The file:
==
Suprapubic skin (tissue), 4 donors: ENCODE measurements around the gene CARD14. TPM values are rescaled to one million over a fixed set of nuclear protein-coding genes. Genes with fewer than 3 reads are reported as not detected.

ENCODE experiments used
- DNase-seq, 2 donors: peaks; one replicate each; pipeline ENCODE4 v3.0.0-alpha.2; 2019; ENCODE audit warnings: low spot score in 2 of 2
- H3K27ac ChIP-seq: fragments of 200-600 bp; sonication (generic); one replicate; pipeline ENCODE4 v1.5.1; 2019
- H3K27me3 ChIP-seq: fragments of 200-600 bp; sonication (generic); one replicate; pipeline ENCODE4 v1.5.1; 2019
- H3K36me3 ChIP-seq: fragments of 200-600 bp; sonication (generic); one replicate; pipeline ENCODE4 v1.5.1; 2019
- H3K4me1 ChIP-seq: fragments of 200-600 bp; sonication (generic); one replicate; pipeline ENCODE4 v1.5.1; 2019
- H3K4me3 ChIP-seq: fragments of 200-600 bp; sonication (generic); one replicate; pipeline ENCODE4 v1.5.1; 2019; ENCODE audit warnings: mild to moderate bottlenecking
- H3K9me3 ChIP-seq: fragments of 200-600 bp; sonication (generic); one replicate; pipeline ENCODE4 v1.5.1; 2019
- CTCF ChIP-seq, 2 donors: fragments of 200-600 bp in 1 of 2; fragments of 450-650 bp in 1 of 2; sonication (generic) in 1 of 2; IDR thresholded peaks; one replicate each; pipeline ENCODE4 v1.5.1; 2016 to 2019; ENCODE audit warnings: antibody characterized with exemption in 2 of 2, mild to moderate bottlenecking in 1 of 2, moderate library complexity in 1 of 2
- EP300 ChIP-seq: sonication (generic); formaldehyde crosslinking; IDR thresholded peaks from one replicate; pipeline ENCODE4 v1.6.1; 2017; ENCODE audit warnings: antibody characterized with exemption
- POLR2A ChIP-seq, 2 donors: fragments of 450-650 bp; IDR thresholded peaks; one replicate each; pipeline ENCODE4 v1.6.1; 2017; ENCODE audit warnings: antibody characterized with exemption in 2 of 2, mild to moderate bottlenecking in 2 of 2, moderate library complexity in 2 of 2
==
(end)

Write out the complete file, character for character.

Suprapubic skin (tissue), 4 donors: ENCODE measurements around the gene CARD14. TPM values are rescaled to one million over a fixed set of nuclear protein-coding genes. Genes with fewer than 3 reads are reported as not detected.

ENCODE experiments used
- DNase-seq, 2 donors: peaks; one replicate each; pipeline ENCODE4 v3.0.0-alpha.2; 2019; ENCODE audit warnings: low spot score in 2 of 2
- H3K27ac ChIP-seq: fragments of 200-600 bp; sonication (generic); one replicate; pipeline ENCODE4 v1.5.1; 2019
- H3K27me3 ChIP-seq: fragments of 200-600 bp; sonication (generic); one replicate; pipeline ENCODE4 v1.5.1; 2019
- H3K36me3 ChIP-seq: fragments of 200-600 bp; sonication (generic); one replicate; pipeline ENCODE4 v1.5.1; 2019
- H3K4me1 ChIP-seq: fragments of 200-600 bp; sonication (generic); one replicate; pipeline ENCODE4 v1.5.1; 2019
- H3K4me3 ChIP-seq: fragments of 200-600 bp; sonication (generic); one replicate; pipeline ENCODE4 v1.5.1; 2019; ENCODE audit warnings: mild to moderate bottlenecking
- H3K9me3 ChIP-seq: fragments of 200-600 bp; sonication (generic); one replicate; pipeline ENCODE4 v1.5.1; 2019
- CTCF ChIP-seq, 2 donors: fragments of 200-600 bp in 1 of 2; fragments of 450-650 bp in 1 of 2; sonication (generic) in 1 of 2; IDR thresholded peaks; one replicate each; pipeline ENCODE4 v1.5.1; 2016 to 2019; ENCODE audit warnings: antibody characterized with exemption in 2 of 2, mild to moderate bottlenecking in 1 of 2, moderate library complexity in 1 of 2
- EP300 ChIP-seq: sonication (generic); formaldehyde crosslinking; IDR thresholded peaks from one replicate; pipeline ENCODE4 v1.6.1; 2017; ENCODE audit warnings: antibody characterized with exemption
- POLR2A ChIP-seq, 2 donors: fragments of 450-650 bp; IDR thresholded peaks; one replicate each; pipeline ENCODE4 v1.6.1; 2017; ENCODE audit warnings: antibody characterized with exemption in 2 of 2, mild to moderate bottlenecking in 2 of 2, moderate library complexity in 2 of 2